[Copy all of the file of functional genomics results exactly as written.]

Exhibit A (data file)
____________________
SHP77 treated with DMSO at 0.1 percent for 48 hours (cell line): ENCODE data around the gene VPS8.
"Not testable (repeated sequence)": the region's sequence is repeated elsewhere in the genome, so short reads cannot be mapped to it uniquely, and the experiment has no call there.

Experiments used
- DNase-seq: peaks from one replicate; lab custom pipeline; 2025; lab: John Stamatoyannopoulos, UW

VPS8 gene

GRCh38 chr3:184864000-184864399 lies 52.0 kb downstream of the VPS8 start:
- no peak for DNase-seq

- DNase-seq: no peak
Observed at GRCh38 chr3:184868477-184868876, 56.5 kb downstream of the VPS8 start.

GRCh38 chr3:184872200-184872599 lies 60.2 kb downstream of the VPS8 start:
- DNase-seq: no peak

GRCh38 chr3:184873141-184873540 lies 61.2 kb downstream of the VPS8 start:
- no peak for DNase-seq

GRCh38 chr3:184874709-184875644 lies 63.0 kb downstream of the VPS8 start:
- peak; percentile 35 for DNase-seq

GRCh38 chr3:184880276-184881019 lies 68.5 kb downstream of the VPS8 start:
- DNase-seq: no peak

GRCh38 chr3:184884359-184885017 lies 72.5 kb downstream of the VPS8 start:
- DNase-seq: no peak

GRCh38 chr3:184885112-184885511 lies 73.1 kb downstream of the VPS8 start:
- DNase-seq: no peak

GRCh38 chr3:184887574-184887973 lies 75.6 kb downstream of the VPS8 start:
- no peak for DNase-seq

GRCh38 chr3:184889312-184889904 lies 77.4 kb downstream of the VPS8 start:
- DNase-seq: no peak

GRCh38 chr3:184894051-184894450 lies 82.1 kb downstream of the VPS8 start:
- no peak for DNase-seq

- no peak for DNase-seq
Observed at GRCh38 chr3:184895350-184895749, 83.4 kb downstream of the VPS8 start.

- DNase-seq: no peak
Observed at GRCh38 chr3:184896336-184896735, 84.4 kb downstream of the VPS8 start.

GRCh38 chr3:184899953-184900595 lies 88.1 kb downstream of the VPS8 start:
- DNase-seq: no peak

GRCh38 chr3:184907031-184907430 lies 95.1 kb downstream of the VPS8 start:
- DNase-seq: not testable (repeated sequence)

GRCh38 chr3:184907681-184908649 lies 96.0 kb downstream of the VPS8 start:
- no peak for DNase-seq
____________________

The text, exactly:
SHP77 treated with DMSO at 0.1 percent for 48 hours (cell line): ENCODE data around the gene VPS8.
"Not testable (repeated sequence)": the region's sequence is repeated elsewhere in the genome, so short reads cannot be mapped to it uniquely, and the experiment has no call there.

Experiments used
- DNase-seq: peaks from one replicate; lab custom pipeline; 2025; lab: John Stamatoyannopoulos, UW

VPS8 gene

GRCh38 chr3:184864000-184864399 lies 52.0 kb downstream of the VPS8 start:
- no peak for DNase-seq

- DNase-seq: no peak
Observed at GRCh38 chr3:184868477-184868876, 56.5 kb downstream of the VPS8 start.

GRCh38 chr3:184872200-184872599 lies 60.2 kb downstream of the VPS8 start:
- DNase-seq: no peak

GRCh38 chr3:184873141-184873540 lies 61.2 kb downstream of the VPS8 start:
- no peak for DNase-seq

GRCh38 chr3:184874709-184875644 lies 63.0 kb downstream of the VPS8 start:
- peak; percentile 35 for DNase-seq

GRCh38 chr3:184880276-184881019 lies 68.5 kb downstream of the VPS8 start:
- DNase-seq: no peak

GRCh38 chr3:184884359-184885017 lies 72.5 kb downstream of the VPS8 start:
- DNase-seq: no peak

GRCh38 chr3:184885112-184885511 lies 73.1 kb downstream of the VPS8 start:
- DNase-seq: no peak

GRCh38 chr3:184887574-184887973 lies 75.6 kb downstream of the VPS8 start:
- no peak for DNase-seq

GRCh38 chr3:184889312-184889904 lies 77.4 kb downstream of the VPS8 start:
- DNase-seq: no peak

GRCh38 chr3:184894051-184894450 lies 82.1 kb downstream of the VPS8 start:
- no peak for DNase-seq

- no peak for DNase-seq
Observed at GRCh38 chr3:184895350-184895749, 83.4 kb downstream of the VPS8 start.

- DNase-seq: no peak
Observed at GRCh38 chr3:184896336-184896735, 84.4 kb downstream of the VPS8 start.

GRCh38 chr3:184899953-184900595 lies 88.1 kb downstream of the VPS8 start:
- DNase-seq: no peak

GRCh38 chr3:184907031-184907430 lies 95.1 kb downstream of the VPS8 start:
- DNase-seq: not testable (repeated sequence)

GRCh38 chr3:184907681-184908649 lies 96.0 kb downstream of the VPS8 start:
- no peak for DNase-seq